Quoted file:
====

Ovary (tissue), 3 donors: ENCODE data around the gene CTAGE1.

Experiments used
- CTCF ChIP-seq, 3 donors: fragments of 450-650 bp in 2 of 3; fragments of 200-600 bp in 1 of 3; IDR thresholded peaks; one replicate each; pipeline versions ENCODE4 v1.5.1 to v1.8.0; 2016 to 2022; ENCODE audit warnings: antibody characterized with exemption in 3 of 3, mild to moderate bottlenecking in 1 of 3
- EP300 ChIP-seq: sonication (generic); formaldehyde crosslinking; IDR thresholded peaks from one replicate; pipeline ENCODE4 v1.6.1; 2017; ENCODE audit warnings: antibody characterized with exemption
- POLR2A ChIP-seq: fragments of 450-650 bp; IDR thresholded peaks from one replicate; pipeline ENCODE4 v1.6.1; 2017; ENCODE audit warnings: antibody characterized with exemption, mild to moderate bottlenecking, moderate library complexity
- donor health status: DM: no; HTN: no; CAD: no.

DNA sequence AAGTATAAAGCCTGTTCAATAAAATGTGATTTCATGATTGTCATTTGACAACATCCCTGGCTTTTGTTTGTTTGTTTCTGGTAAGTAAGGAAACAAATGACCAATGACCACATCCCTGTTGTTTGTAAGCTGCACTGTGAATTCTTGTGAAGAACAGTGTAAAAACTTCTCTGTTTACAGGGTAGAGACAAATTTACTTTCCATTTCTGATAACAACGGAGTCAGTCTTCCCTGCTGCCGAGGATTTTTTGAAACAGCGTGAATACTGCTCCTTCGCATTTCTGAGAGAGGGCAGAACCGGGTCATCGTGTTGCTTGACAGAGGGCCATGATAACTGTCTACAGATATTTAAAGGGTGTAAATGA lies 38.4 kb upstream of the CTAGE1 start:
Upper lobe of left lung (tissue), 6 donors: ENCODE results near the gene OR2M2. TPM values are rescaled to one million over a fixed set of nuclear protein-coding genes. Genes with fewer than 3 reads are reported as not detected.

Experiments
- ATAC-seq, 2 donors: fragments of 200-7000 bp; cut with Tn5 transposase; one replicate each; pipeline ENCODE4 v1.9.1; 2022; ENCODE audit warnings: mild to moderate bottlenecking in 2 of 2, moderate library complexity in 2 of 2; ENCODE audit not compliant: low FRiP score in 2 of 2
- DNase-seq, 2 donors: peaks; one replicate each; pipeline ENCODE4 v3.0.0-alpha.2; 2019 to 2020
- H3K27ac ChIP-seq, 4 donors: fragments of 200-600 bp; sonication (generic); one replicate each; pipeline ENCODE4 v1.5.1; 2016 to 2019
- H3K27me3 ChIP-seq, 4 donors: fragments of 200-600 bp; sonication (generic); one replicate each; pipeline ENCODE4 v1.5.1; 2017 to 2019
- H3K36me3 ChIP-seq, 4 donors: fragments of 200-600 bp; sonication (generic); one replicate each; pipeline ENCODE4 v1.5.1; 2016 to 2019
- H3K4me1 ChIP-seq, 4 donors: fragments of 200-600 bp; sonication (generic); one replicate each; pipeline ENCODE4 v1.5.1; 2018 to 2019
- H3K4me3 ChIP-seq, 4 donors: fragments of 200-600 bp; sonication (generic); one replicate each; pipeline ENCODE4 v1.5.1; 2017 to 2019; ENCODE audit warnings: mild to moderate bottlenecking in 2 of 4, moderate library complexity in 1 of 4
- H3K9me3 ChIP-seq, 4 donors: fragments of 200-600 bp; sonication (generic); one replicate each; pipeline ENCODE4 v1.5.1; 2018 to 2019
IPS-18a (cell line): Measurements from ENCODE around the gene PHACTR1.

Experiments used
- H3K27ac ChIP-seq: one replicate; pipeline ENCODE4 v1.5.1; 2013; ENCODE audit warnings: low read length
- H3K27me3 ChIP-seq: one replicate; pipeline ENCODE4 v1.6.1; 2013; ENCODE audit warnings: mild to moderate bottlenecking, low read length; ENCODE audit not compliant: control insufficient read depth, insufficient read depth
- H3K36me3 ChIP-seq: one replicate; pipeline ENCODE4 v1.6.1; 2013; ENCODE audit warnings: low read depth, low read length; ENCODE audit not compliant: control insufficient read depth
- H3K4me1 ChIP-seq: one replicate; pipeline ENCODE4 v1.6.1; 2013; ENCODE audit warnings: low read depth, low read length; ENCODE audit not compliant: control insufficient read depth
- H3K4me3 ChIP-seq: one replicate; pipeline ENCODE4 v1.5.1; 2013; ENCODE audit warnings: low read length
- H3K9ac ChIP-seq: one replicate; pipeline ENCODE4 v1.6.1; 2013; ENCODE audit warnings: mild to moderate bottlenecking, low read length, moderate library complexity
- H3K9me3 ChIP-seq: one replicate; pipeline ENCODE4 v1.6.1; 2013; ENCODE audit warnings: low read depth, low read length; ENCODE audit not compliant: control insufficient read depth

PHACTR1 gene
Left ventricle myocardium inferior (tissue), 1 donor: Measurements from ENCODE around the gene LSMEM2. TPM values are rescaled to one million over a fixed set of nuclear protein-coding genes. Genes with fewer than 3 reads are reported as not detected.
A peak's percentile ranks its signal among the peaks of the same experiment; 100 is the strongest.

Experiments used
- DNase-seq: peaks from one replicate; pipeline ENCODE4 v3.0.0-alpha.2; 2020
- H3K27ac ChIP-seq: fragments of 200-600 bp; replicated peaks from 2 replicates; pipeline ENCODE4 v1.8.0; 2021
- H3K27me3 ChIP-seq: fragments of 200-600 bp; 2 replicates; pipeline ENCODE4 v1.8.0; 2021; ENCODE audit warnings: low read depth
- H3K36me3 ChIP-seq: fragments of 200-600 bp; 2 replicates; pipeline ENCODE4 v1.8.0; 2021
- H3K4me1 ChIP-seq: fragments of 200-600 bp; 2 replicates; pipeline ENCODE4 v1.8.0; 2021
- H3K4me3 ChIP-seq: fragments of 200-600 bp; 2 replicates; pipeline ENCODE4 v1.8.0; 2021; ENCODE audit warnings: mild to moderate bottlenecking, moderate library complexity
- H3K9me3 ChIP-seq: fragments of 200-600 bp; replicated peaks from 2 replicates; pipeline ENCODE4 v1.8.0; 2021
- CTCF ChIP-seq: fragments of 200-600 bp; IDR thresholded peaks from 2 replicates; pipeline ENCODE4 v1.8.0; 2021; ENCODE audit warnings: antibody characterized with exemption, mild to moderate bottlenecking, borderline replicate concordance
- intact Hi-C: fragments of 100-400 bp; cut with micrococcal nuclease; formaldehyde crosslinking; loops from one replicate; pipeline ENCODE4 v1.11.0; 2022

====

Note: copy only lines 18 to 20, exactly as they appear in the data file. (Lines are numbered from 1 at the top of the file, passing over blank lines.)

IPS-18a (cell line): Measurements from ENCODE around the gene PHACTR1.

Experiments used
- H3K27ac ChIP-seq: one replicate; pipeline ENCODE4 v1.5.1; 2013; ENCODE audit warnings: low read length